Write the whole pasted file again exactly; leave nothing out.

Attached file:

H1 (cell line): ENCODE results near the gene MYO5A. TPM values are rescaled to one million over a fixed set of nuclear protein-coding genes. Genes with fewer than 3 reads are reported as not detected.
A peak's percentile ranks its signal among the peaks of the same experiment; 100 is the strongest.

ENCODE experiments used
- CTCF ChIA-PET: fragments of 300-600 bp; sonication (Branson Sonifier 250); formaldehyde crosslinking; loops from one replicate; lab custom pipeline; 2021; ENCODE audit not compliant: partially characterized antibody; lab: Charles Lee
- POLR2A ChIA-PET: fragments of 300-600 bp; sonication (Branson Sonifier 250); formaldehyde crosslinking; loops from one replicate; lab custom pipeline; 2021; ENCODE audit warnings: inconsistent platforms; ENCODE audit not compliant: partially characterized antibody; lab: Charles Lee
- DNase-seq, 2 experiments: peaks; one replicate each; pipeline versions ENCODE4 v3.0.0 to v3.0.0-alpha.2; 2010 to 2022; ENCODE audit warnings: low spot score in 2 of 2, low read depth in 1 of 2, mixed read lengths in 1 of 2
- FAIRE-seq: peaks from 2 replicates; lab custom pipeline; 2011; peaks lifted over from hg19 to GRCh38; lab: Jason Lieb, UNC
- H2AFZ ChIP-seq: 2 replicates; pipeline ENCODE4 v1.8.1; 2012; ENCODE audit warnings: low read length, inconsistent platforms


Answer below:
H1 (cell line): ENCODE results near the gene MYO5A. TPM values are rescaled to one million over a fixed set of nuclear protein-coding genes. Genes with fewer than 3 reads are reported as not detected.
A peak's percentile ranks its signal among the peaks of the same experiment; 100 is the strongest.

ENCODE experiments used
- CTCF ChIA-PET: fragments of 300-600 bp; sonication (Branson Sonifier 250); formaldehyde crosslinking; loops from one replicate; lab custom pipeline; 2021; ENCODE audit not compliant: partially characterized antibody; lab: Charles Lee
- POLR2A ChIA-PET: fragments of 300-600 bp; sonication (Branson Sonifier 250); formaldehyde crosslinking; loops from one replicate; lab custom pipeline; 2021; ENCODE audit warnings: inconsistent platforms; ENCODE audit not compliant: partially characterized antibody; lab: Charles Lee
- DNase-seq, 2 experiments: peaks; one replicate each; pipeline versions ENCODE4 v3.0.0 to v3.0.0-alpha.2; 2010 to 2022; ENCODE audit warnings: low spot score in 2 of 2, low read depth in 1 of 2, mixed read lengths in 1 of 2
- FAIRE-seq: peaks from 2 replicates; lab custom pipeline; 2011; peaks lifted over from hg19 to GRCh38; lab: Jason Lieb, UNC
- H2AFZ ChIP-seq: 2 replicates; pipeline ENCODE4 v1.8.1; 2012; ENCODE audit warnings: low read length, inconsistent platforms